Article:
4 August 2019

4 August

Lorenzo di Pierfrancesco de’ Medici - politician

Art enthusiast who was Botticelli’s major patron

The Florentine banker and politician Lorenzo di Pierfrancesco de’ Medici, who was a significant figure in Renaissance art as the main sponsor and patron of the painter Sandro Botticelli, was born on this day in 1463.  The great-grandson of Giovanni di Bicci de’ Medici, the founder of the Medici bank, Lorenzo di Pierfrancesco belonged to the junior, sometimes known as ‘Popolani’ branch of the House of Medici.  In 1476, when he and his brother, Giovanni, were still boys, their father, Pierfrancesco de’ Medici the Elder, died. They became wards, effectively, of their cousin, Lorenzo il Magnifico - Lorenzo the Magnificent - a member of the senior branch of the family and the effective ruler of Florence.  Relations between the two branches had been tense for some years and were not helped when Lorenzo di Pierfrancesco discovered, on becoming an adult, that Lorenzo had plundered a considerable sum from he and his brother’s joint inheritance in order to stave off a threatened bankruptcy of the family’s financial empire.  Read more…


Giovanni Spadolini - politician

The first non-Christian Democrat to lead Italian Republic

Giovanni Spadolini, who was the Italian Republic’s first prime minister not to be drawn from the Christian Democrats and was one of Italy's most respected politicians, died on this day in 1994.  In a country where leading politicians and businessmen rarely survive a whole career without becoming embroiled in one corruption scandal or another, he went to the grave with his reputation for honesty intact.  Although he was an expert on Italian unification and became a professor of contemporary history at the University of Florence when he was only 25, a background that gave him a deep knowledge of Italian politics, he first built a career as a journalist.  He became a political columnist for several magazines and newspapers, including Il Borghese, Il Mondo and Il Messaggero, and was appointed editor of the Bologna daily II Resto del Carlino in 1955, at the age of 30.  In 1968, having doubled Il Resto’s circulation, he left Bologna to become the editor at Corriere della Sera, in Milan, where he remained until 1972.  It was while editing the Corriere that he became known for his anti-extremist stance, condemning violent student activists on the left and terrorists on the right in equal measure.  Read more…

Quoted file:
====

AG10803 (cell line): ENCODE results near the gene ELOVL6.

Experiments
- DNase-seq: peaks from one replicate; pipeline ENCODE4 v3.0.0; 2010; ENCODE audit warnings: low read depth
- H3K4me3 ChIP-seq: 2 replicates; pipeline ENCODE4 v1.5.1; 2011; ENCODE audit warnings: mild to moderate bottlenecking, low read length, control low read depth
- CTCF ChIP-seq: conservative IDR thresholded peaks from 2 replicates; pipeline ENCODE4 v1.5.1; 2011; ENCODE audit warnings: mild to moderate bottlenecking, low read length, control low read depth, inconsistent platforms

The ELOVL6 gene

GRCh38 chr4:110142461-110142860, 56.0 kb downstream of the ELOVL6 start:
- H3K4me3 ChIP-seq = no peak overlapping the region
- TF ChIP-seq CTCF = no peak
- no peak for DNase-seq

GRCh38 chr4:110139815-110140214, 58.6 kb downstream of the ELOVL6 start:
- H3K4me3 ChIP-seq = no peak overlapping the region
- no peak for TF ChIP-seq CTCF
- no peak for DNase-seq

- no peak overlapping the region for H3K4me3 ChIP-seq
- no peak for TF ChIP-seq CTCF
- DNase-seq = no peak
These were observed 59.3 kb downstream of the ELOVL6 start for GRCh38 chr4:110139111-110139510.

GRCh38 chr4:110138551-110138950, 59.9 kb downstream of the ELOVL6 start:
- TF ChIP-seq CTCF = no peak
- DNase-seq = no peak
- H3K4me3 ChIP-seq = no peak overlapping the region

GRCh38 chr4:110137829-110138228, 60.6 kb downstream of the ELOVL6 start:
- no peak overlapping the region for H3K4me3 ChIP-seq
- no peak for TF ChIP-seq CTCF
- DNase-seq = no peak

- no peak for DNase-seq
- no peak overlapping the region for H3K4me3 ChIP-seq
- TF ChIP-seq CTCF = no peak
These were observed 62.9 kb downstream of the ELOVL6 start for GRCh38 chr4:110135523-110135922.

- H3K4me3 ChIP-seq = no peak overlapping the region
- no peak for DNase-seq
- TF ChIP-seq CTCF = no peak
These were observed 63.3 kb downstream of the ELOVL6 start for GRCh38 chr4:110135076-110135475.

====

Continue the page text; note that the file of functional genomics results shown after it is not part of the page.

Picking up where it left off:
Pope Urban VII

Pope for just 12 days but introduced world's first smoking ban

Pope Urban VII was born Giovanni Battista Castagna on this day in 1521 in Rome.   Although his 12-day papacy was the shortest in history, he is remembered as being the first person in the world to declare a ban on smoking.  He was against the use of tobacco generally, threatening to excommunicate anyone who ‘took tobacco in the porchway of, or inside a church, whether it be by chewing it, smoking it with a pipe, or sniffing it in powdered form through the nose’.  The ban is thought to have been upheld for the most part until 1724, when Pope Benedict XIII, himself a smoker, repealed it.  Castagna was the son of a nobleman of Genovese origin and studied in universities all over Italy. He obtained a doctorate in civil law and canon law from the University of Bologna.  He served as a constitutional lawyer to Pope Julius III and was then ordained a priest.  He took part in the Council of Trent and then served as an apostolic nuncio in Spain for four years.  Castagna was also Governor of Bologna, apostolic nuncio to Venice and then Papal Legate to Flanders and Cologne.  He is remembered for his charity to the poor, for subsidising public works throughout the papal states and for being against nepotism.  Pope Gregory XIII appointed him Cardinal-Priest of San Marcello in 1583.  Read more…


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